Learning Radiology xray montage

Fracture of the Patella
Patellar Fracture

General Considerations

  • The patella is the body’s largest sesamoid and lies in the quadriceps tendon
  • Upper pole is site of attachment of the quadriceps tendon
    • This tendon is comprised of components from the
      • Superficial rectus femoris
      • Vastus intermedius muscle
      • Vastus medialis and lateralis
    • Lower pole is the site of attachment of the patellar ligament which inserts at the tibial tubercle
  • Portions of the rectus femoris course over surface of patella
  • Normal position of the patella
    • The inferior border is about the height of one patella above the knee joint space with the knee slightly flexed

Mechanism and Types

  • Direct injury
    • Usually the result of a fall onto the knee or knee striking dashboard of automobile
      • More frequently comminuted than indirect
      • Less frequently has displaced fragments
      • More frequent injury to articular cartilage
  • Indirect injury
    • Indirect mechanisms may include avulsion secondary to jumping or unexpected rapid flexion
      • Less often comminuted than direct
      • More often transverse, displaced or distracted
      • Less often injury to articular cartilage
  • Most injuries involve a combination of the two mechanisms
  • Most fractures are transverse (medial to lateral)
    • Vertical fractures (superior to inferior) are rare
  • Osteochondral sleeve fractures
    • More common in children and adolescents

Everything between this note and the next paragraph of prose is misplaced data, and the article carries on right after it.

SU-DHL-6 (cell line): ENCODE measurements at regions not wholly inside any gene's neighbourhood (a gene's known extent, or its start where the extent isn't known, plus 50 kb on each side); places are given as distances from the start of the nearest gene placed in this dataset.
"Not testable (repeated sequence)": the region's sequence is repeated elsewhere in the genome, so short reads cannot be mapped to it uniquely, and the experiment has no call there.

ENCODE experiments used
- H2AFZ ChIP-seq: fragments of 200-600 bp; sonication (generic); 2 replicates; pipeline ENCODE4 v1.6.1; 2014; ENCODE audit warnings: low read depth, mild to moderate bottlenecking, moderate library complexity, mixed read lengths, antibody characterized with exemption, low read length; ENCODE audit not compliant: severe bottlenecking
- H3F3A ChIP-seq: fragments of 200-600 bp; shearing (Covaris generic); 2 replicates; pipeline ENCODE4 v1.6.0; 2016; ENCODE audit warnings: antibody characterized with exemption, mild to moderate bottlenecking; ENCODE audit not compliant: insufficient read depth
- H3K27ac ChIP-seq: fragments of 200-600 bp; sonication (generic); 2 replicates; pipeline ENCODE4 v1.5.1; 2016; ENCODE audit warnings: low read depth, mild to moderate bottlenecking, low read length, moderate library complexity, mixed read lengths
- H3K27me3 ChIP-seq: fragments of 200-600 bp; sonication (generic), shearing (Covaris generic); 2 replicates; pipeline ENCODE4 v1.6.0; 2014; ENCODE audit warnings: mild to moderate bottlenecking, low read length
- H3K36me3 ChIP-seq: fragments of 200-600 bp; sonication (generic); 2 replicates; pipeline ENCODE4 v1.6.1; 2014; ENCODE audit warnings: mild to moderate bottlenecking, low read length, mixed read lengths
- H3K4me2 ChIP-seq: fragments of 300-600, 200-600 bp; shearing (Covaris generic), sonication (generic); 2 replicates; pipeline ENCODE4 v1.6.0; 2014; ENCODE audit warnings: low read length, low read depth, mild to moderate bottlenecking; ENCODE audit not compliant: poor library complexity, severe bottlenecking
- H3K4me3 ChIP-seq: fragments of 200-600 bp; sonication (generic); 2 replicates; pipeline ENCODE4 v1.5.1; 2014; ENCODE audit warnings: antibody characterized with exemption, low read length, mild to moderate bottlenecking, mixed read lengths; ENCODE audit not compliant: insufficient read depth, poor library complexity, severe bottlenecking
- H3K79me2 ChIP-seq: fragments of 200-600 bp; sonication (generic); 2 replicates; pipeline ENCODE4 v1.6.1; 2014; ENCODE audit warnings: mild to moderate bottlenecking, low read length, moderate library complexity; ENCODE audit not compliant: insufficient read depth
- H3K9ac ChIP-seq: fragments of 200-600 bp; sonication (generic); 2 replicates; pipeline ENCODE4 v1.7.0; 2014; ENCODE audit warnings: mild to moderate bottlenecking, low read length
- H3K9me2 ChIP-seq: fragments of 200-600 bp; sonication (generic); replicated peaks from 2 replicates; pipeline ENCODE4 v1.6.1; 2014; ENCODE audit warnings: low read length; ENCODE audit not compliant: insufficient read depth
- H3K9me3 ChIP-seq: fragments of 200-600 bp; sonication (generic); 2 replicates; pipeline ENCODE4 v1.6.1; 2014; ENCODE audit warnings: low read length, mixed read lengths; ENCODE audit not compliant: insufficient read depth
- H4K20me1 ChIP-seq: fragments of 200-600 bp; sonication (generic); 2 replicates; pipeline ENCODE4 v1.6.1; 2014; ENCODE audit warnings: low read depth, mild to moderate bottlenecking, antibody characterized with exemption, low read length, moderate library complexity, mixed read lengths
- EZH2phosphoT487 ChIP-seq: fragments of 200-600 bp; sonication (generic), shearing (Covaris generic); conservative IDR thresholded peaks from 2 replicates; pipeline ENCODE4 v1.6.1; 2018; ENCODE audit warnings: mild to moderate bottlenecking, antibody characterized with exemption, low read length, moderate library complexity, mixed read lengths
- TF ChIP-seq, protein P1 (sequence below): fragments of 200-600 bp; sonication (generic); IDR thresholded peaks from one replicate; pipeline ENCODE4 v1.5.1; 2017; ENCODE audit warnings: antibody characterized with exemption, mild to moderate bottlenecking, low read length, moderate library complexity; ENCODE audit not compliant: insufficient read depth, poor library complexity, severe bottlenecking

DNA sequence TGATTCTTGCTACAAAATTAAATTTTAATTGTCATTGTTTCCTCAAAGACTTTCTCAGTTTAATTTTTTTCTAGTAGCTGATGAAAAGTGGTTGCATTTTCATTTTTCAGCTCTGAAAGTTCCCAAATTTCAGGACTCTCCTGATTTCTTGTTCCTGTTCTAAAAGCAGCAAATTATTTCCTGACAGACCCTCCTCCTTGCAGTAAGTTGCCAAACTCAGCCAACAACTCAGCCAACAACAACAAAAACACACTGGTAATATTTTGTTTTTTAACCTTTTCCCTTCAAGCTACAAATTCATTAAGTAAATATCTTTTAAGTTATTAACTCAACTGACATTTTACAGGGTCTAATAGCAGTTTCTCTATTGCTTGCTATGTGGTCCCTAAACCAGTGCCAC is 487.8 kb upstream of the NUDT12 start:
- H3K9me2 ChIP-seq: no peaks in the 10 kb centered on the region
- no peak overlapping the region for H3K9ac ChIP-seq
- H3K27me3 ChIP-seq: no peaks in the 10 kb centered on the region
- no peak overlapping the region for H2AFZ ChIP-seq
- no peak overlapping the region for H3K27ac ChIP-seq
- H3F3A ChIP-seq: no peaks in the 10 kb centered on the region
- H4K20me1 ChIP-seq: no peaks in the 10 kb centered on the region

• Results usually from forceful jumping
    • Avulsion of any part of the articular surface, usually inferior pole
    • Damage to articular cartilage also occurs
    • Superior pole of patella may be high-riding
  • Patellar fractures can also occur following surgery for anterior cruciate repair

Clinical Findings

  • History of direct or indirect injury
  • Pain, often severe
  • Tenderness
  • Limitation of motion

Imaging Findings

  • Conventional radiography is the imaging study of first choice
    • Lateral view should demonstrate most fractures
    • Axial (skyline, sunrise) may show vertical fractures best
    • Osteochondral sleeve fractures show avulsion of the inferior pole of the patella
    • If the x-ray beam is oriented horizontally and image is obtained cross-table, a fat-fluid level (lipohemarthrosis) may be present
  • CT is used when a fracture is suspected but not visible
  • MRI can show bone contusions and muscular and tendinous injuries
    • Better at characterizing cartilage injuries

Differential Diagnosis

  • About 2% of population (9:1 males:females) have two un-united centers of ossification – the bipartite patella
    • The un-united center is almost always in the upper outer quadrant of the patella
    • Only about half (57%) of bipartite patellae are bilateral


  • Non-displaced fractures with less than 2 mm of step-off can be treated with immobilization with knee in extension for 4-6 weeks
  • Displaced fractures with > 2 mm of step-off or 3 mm of distraction are treated surgically
    • Common technique involves insertion of two Kirschner wires and a looped wire
  • Partial or total patellectomy may be used for severe comminution


  • Sepsis
  • Mal- or nonunion
    • Distraction of > 3 mm may lead to malunion or secondary osteoarthritis
  • Avascular necrosis
    • Part of blood supply enters from inferior pole
  • Osteoarthritis of femoropatellar compartment

Patellar fracture. Frontal and lateral radiographs of the patella demonstrate a transverse fracture through the midpole of the patella with displacement of the superior pole (red arrow) by the quadriceps tendon and displacement of the inferior pole (red arrow) by the patellar tendon (black arrows). The result is marked distraction of the fragments (yellow line). There is soft tissue swelling (white arrow) and a joint effusion (blue arrow).
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eMedicine Fractures, patella  Christine Lamoureux, MD with Ray F Kilcoyne, MD